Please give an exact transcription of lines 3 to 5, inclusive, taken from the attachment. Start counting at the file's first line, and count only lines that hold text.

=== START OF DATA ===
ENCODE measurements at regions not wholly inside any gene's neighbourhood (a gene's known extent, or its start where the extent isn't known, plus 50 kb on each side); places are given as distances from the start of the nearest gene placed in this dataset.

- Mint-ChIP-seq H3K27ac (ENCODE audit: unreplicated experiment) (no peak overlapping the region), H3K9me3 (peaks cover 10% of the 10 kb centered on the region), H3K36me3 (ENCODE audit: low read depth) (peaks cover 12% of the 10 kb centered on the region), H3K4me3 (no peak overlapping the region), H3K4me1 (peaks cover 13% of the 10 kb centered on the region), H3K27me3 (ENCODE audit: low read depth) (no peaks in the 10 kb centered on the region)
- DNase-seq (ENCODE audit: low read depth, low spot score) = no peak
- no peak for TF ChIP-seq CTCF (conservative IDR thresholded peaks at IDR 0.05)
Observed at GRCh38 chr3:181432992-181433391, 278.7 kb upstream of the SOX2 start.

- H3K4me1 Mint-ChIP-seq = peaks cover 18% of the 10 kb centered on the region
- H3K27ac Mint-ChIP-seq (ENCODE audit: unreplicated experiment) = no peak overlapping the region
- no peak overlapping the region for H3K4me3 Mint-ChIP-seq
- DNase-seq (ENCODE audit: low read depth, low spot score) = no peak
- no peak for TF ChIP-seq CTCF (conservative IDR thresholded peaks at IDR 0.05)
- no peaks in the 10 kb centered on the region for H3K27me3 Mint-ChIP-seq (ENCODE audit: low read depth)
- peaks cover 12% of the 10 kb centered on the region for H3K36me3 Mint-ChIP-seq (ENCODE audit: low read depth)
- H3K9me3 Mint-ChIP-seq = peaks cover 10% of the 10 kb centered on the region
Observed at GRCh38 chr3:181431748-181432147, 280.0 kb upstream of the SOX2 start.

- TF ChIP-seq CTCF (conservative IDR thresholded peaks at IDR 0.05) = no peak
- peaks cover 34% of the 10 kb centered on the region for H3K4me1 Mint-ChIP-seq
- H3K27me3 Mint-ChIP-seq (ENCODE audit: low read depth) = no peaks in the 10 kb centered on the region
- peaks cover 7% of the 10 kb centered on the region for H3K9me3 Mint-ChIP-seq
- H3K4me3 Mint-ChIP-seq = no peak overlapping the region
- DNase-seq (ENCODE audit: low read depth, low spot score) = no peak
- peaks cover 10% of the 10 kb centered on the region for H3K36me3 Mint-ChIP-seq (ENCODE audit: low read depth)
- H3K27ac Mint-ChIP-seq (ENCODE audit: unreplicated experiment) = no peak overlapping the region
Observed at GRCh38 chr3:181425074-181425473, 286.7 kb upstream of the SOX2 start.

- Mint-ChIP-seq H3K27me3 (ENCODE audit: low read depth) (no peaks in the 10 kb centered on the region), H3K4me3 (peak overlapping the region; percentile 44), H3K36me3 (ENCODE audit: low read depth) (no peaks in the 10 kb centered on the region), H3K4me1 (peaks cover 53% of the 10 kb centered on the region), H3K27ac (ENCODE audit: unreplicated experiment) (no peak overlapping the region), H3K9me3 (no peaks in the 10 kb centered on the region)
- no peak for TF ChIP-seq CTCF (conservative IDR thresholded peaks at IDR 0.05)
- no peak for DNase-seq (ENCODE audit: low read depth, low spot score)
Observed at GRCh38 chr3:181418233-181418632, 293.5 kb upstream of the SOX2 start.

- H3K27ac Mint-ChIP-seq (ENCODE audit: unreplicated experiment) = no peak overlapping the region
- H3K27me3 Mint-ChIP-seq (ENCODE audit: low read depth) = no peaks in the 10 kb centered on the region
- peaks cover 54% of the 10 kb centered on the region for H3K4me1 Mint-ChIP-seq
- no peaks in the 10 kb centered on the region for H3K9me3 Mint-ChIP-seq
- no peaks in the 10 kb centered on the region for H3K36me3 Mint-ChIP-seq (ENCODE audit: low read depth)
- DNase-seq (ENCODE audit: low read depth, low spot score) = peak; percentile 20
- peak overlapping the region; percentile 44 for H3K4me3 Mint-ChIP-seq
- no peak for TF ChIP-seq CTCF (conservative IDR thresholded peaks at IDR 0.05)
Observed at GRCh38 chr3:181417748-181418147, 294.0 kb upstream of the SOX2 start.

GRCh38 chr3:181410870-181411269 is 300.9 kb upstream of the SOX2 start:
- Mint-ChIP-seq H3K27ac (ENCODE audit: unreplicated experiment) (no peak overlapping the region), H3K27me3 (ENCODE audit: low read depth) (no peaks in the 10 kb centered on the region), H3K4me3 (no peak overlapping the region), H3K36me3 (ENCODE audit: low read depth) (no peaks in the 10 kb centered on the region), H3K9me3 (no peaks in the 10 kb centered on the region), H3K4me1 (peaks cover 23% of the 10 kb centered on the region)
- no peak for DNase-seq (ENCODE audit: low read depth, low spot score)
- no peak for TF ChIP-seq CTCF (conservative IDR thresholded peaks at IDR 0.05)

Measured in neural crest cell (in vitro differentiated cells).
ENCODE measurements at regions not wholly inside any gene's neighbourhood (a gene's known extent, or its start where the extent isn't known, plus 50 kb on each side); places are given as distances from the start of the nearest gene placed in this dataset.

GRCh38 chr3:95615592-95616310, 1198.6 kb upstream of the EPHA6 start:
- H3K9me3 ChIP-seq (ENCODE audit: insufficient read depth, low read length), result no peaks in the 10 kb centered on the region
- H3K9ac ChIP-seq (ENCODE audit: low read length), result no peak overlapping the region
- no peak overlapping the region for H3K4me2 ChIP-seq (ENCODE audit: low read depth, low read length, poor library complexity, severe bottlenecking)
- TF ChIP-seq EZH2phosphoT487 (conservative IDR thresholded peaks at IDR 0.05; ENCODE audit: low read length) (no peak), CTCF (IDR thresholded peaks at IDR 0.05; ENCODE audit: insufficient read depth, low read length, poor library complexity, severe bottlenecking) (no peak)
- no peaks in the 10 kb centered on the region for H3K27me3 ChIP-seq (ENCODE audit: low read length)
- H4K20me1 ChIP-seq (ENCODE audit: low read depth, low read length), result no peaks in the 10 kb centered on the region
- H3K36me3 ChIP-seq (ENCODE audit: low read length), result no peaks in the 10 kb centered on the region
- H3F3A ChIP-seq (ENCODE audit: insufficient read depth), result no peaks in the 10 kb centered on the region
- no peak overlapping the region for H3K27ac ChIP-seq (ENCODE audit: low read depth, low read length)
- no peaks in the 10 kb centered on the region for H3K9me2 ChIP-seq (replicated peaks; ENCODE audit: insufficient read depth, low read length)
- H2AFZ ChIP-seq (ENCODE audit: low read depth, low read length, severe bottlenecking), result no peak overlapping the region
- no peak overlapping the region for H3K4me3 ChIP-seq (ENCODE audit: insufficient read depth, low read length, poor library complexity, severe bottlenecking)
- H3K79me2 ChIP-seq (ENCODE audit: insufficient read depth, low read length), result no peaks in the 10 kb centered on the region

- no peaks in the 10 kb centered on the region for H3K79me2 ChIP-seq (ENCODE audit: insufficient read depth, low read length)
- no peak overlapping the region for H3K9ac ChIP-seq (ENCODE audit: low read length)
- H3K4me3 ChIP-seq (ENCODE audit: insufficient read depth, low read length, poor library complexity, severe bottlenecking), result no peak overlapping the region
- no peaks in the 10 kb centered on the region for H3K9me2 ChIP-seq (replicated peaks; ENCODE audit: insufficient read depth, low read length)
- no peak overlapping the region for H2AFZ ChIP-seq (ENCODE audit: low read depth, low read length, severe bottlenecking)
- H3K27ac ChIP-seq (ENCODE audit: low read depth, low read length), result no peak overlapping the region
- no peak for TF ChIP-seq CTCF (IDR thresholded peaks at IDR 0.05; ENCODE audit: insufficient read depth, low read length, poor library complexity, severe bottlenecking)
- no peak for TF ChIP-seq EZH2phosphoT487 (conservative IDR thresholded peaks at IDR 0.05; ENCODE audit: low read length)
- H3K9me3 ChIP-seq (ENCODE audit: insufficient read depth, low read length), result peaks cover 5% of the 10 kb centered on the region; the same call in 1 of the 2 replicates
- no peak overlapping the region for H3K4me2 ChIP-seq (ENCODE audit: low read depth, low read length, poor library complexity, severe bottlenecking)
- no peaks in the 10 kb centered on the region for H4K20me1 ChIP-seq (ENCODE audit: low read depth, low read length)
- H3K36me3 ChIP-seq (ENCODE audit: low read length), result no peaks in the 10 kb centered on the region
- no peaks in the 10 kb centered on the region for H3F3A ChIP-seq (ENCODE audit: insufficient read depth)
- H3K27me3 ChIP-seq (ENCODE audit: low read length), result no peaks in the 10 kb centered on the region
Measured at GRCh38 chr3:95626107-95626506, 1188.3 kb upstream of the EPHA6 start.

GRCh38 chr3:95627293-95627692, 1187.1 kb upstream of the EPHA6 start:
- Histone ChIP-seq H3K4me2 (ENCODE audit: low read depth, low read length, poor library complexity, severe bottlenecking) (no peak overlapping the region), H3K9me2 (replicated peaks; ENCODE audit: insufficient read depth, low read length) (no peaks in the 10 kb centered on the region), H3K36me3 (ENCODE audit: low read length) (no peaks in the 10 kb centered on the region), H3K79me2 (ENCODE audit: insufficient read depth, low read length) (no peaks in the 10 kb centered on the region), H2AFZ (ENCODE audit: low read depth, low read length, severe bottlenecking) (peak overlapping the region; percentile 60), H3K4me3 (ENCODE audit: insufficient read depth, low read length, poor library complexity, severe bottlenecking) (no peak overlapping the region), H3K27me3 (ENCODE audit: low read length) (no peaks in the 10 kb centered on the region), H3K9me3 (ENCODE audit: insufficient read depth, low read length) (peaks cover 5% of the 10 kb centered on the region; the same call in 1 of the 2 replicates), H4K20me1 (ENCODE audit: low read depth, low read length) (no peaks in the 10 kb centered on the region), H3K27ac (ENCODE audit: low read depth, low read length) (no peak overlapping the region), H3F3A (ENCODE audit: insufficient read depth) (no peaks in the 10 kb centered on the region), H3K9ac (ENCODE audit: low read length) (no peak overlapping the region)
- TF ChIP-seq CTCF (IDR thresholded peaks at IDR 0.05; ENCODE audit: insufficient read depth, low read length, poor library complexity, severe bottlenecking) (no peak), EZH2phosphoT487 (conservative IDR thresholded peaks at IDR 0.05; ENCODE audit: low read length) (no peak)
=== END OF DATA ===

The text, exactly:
- DNase-seq (ENCODE audit: low read depth, low spot score) = no peak
- no peak for TF ChIP-seq CTCF (conservative IDR thresholded peaks at IDR 0.05)
Observed at GRCh38 chr3:181432992-181433391, 278.7 kb upstream of the SOX2 start.